The experience of democracy in the modern West is inextricably linked to Caesarism. The first European republic to base itself on universal male suffrage had transformed, within a half-decade, into the Caesarist French Second Empire of Louis-Napoleon: a state-form that combined personal rule; a plebiscitary understanding of legitimacy; a centralized administration; military adventurism; an authoritarian approach to the press and civil society; and a rhetoric that appealed at once to Revolutionary, nationalistic, and democratic ideals. For many observers at the time, the Bonapartist regime not only recalled Roman history (hence “Caesarism”). Even more, it betokened what was to come in a democratic future: Caesarism appeared, as the great Liberal legal scholar Henry Maine put it, to incarnate the “very principle of democracy” itself.
Even after the collapse of Bonapartism, reflection on Caesarism remained a staple of democratic theory and the incipient social sciences through the first few decades of the twentieth century, before fading into the background of political theory and public discourse for several decades. However, recent trends – populism; the personalization of politics; the dominance of the executive over the legislature; a perceived decline in liberal and growth in authoritarian sentiments; among others – have all raised once again the question of the connection between Caesarism and democracy. This conference aims to explore the historical legacy of Caesarism with an eye toward considering these pressing present-day issues.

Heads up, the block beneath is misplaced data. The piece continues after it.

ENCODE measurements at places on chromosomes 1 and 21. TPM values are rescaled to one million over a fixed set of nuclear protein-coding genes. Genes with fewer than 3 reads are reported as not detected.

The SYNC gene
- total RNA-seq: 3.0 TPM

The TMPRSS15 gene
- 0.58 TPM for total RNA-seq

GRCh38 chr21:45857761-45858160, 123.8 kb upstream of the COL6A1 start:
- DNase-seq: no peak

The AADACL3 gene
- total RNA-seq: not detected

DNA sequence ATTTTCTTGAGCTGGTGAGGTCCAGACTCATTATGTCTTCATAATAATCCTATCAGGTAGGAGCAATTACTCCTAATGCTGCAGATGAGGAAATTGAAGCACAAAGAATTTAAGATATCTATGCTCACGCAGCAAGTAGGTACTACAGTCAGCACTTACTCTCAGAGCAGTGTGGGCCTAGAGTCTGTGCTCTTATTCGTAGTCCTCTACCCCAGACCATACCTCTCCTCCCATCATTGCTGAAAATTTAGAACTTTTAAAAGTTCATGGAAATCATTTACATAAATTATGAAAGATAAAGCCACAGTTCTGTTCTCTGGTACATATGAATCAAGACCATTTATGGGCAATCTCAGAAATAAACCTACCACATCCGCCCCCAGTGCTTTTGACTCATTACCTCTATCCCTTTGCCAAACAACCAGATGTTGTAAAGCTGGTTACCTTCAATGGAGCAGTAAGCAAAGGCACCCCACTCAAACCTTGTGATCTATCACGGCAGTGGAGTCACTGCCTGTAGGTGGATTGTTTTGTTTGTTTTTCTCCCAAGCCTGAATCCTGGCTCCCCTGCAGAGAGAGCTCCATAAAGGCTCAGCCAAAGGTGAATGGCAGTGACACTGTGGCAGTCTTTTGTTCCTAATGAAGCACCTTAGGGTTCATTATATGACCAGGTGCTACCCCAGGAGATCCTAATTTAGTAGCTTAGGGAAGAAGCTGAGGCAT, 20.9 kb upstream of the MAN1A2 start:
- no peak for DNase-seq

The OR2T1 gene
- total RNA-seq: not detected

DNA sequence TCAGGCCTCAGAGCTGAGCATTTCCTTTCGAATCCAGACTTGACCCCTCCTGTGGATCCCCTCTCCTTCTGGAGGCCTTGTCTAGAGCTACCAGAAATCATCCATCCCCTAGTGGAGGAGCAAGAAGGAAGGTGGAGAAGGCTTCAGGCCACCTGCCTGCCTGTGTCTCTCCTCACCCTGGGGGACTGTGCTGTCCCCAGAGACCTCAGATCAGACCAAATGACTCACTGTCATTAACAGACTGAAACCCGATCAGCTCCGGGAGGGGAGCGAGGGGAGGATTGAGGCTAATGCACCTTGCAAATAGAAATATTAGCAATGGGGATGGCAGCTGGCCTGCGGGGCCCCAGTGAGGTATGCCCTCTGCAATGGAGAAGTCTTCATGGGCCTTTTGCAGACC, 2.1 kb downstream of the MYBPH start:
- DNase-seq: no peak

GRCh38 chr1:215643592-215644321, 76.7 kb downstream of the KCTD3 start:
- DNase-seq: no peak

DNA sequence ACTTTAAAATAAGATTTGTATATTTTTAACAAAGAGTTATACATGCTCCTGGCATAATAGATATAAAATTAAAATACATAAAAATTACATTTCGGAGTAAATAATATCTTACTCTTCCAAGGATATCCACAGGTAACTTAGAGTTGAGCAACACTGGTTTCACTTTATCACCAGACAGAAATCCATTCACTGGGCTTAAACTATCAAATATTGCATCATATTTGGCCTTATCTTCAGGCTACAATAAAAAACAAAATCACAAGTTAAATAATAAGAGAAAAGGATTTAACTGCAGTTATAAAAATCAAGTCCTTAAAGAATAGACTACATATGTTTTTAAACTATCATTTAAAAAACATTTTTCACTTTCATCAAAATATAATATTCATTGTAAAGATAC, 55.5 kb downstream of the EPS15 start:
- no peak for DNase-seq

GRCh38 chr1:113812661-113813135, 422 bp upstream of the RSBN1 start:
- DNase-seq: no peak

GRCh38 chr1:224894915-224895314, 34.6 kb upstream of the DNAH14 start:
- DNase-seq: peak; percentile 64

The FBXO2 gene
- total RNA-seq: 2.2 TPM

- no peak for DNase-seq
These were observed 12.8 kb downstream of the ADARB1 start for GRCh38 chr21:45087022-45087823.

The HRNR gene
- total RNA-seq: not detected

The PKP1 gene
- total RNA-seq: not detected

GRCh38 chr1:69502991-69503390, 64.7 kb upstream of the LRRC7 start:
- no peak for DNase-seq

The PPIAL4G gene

“Caesarism and Democracy: Historical and Normative Perspectives”
Fri, Nov 15, 2019, 9:00 am to Sat, Nov 16, 2019, 5:00 pm
Categories: History of Political Thought